- Performance management has gone virtual to support the shift, with 64% of companies reporting increased frequency of engagement in ongoing check-ins with managers.
What type of model is best for your organization?
As most companies discovered in the early months of the pandemic, remote work is not a black-and-white, cut-and-dried undertaking. In fact, many models now exist to support the make-up of diverse operations and workforces.
Inc. dives into the five most common hybrid and remote work models executives are considering and implementing, including the pros and cons of each. The full article is a must-read.
Here are the CliffsNotes:
- Office-centric hybrid companies require employees to come into the office most of the time but build in one or two days each week when employees can work from another location.
- Fully flexible hybrid lets employees choose when they’d like to work from an office and when they’d like to work from another location.
- Remote-ish (or remote-friendly) hybrid involves deciding which employees can work remotely and allows them to schedule work-from-home days, but not on specific days. It also allows a percentage of employees to work remotely full-time, while the majority come into the office most days.
- Hybrid remote-office involves giving employees a menu of options from which to choose, typically including a remote option, a flexible work option (work from an office two to three days per week), and an in-office option.
- Remote (or virtual)-first usually involves most employees working remotely by default, from their homes or from anywhere.
The article notes that while each model has vastly different implications, companies may want to combine two or more; however, getting clear on the terminology is the first step in setting up employees and the company for success. And as mentioned, companies are capitalizing on models that create a path for top non-local professionals to work remotely.
Deloitte U.S. CEO Joe Ucuzoglu puts it this way: “There’s a tension between the desire of some leaders to bring back a preponderance of in-person work and a yearning of many in the labor force to preserve the level of flexibility. This is not an all-or-nothing, though – what we’ve been talking a lot about with respect to a hybrid model is bringing to life the best-of-both-worlds models.”
Regardless of your path, ensure a successful strategy
Best practices for remote work have emerged since the start of the pandemic that are yielding pre-pandemic stability, performance, process efficiency, and measurable results. It is enlightening to see what’s working for other organizations and their teams in leading and managing the nonstop advance into new territory.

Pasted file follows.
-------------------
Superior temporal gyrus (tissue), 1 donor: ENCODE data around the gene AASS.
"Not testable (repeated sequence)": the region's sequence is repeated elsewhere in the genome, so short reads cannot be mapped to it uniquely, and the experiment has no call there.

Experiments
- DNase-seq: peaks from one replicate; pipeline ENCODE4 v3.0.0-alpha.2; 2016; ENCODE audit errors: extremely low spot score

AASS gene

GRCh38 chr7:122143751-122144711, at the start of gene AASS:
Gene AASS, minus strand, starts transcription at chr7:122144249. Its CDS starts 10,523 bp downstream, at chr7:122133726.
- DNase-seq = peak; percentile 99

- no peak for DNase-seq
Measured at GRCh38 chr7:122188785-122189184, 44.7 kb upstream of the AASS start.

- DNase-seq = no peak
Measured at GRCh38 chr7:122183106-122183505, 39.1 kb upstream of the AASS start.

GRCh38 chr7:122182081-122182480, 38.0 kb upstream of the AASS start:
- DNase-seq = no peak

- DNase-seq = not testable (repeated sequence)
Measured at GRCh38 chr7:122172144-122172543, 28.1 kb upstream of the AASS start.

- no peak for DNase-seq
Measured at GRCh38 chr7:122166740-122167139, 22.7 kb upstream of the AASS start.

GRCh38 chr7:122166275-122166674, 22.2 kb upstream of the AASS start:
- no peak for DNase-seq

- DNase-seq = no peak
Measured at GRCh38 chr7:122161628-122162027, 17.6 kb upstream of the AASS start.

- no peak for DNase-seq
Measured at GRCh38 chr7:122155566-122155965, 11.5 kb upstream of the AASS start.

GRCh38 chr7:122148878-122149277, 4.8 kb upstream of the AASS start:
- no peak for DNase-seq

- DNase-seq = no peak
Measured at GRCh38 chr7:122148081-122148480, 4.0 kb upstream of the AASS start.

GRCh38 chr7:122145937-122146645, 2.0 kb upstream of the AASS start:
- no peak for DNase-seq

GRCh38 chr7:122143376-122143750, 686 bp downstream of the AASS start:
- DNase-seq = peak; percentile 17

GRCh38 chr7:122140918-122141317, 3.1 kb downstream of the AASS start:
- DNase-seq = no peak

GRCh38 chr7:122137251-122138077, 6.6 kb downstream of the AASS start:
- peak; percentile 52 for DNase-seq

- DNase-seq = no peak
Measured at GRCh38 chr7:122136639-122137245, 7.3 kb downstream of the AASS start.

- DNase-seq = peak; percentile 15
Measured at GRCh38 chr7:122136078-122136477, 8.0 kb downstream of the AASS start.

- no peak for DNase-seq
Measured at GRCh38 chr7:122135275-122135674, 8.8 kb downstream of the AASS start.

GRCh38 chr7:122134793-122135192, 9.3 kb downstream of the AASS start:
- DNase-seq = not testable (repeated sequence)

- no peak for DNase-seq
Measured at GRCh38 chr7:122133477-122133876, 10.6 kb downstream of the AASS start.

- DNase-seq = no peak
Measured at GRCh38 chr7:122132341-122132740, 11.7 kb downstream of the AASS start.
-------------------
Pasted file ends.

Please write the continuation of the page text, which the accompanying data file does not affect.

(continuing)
Quantum Workplace, a human resources technology provider, offers 43 Remote Work Best Practices, Strategies, and Tips – a comprehensive guide to building a solid work culture. They cover every vantage point, from ensuring remote employees have the tools and resources to do their jobs, to the importance of good communications and collaboration tools, making culture a part of the strategy, building connections and keeping employees engaged, and much more.
The future of work is already here
While the progression to remote and hybrid work is clearly a permanent shift, it may be a while before we see the full evolution in the workforce and business landscape. But right now and for the foreseeable future, the new normal carries mutually rewarding outcomes for companies and workers that are not likely to be abandoned. Still, some things will never change.
“Next to your people, time is your most precious commodity. These truths will outlive every twist and turn, and so will corporate America’s need for expedient access to top executive, operator, and manager candidates,” says Goodwin’s VP of Recruiting, Allegra Highsmith. As one of the United States’ best executive and professional recruiting firms, Goodwin Recruiting responds to diverse talent acquisition needs with a nationwide pipeline of active and passive candidates and a growing network of independent recruiting partners who all happen to work remotely.